42160.0 int16strings/sec (210800 int16strings in 5 seconds)
42160.0 int16strings/sec (210800 int16strings in 5 seconds)
42160.0 int16strings/sec (210800 int16strings in 5 seconds)
42160.0 int16strings/sec (210800 int16strings in 5 seconds)
42160.0 int16strings/sec (210800 int16strings in 5 seconds)

current branch + 2 writes:
--------------------------
44336.0 int16strings/sec (221680 int16strings in 5 seconds)
44336.0 int16strings/sec (221680 int16strings in 5 seconds)
44064.0 int16strings/sec (220320 int16strings in 5 seconds)
44336.0 int16strings/sec (221680 int16strings in 5 seconds)
44336.0 int16strings/sec (221680 int16strings in 5 seconds)

current branch + writeSequence:
-------------------------------
44064.0 int16strings/sec (220320 int16strings in 5 seconds)
44064.0 int16strings/sec (220320 int16strings in 5 seconds)
44064.0 int16strings/sec (220320 int16strings in 5 seconds)
44064.0 int16strings/sec (220320 int16strings in 5 seconds)
44064.0 int16strings/sec (220320 int16strings in 5 seconds)

current branch + struct.Struct.unpack:
--------------------------------------
45152.0 int16strings/sec (225760 int16strings in 5 seconds)
45152.0 int16strings/sec (225760 int16strings in 5 seconds)
45152.0 int16strings/sec (225760 int16strings in 5 seconds)
45152.0 int16strings/sec (225760 int16strings in 5 seconds)
45152.0 int16strings/sec (225760 int16strings in 5 seconds)

current branch + struct.Struct.unpack_from:
-------------------------------------------
42432.0 int16strings/sec (212160 int16strings in 5 seconds)
42432.0 int16strings/sec (212160 int16strings in 5 seconds)
42432.0 int16strings/sec (212160 int16strings in 5 seconds)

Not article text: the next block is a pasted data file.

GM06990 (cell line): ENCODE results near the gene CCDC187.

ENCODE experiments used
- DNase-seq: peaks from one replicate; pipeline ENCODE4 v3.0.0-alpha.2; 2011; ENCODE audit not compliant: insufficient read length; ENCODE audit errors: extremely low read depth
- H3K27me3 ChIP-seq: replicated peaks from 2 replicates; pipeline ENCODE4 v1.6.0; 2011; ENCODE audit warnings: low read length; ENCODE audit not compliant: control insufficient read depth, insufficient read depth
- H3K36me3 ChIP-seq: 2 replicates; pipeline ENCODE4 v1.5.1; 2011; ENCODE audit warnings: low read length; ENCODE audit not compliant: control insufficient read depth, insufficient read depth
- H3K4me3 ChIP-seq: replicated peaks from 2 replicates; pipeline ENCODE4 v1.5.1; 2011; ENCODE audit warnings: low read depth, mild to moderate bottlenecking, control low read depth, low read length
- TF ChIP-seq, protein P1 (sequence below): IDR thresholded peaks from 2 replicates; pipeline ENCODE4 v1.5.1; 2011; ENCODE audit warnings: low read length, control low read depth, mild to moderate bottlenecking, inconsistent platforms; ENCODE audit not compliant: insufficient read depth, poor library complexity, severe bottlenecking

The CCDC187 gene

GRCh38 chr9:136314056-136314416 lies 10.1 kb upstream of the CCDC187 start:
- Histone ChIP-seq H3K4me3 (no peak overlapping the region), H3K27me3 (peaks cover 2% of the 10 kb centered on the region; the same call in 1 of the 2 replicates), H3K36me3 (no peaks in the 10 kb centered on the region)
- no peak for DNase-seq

42432.0 int16strings/sec (212160 int16strings in 5 seconds)
42432.0 int16strings/sec (212160 int16strings in 5 seconds)

Let me know if you would like to see the exact changes made in those runs, I can attach the patches that I used.

Changed 6 years ago by zseil

Attachment: 5075-additional-tests.patch added

Additional tests

comment:8 Changed 6 years ago by Thijs Triemstra

Owner: set to Jean-Paul Calderone

thanks for the review and patch. Assigning it back to exarkun because he made the latest changes to this branch and can take a look at the patch.

comment:9 Changed 6 years ago by Jean-Paul Calderone

(In [32576]) Apply 5075-additional-tests.patch, slightly modified, and some fixes to make the new tests pass.

This makes setting recvd to an empty string work correctly. It also makes the recvd attribute have the same value inside a lengthLimitExceeded call as it did before these changes.

refs #5075

comment:10 Changed 6 years ago by Jean-Paul Calderone

Author: glyphglyph, zseil, exarkun
Keywords: review added
Owner: Jean-Paul Calderone deleted

I made the new tests pass. I also made some of the other changes based on comment 7. I had trouble with the benchmark on my machine, it produced results with a starkly bimodal distribution in many cases. The result does seem faster than trunk, though - for both the int16 benchmark and the amp benchmark.

comment:11 Changed 6 years ago by Jean-Paul Calderone

comment:12 Changed 6 years ago by Corbin Simpson

Hi,

The current status of this looks pretty good. There are a few things, but they are all cosmetic: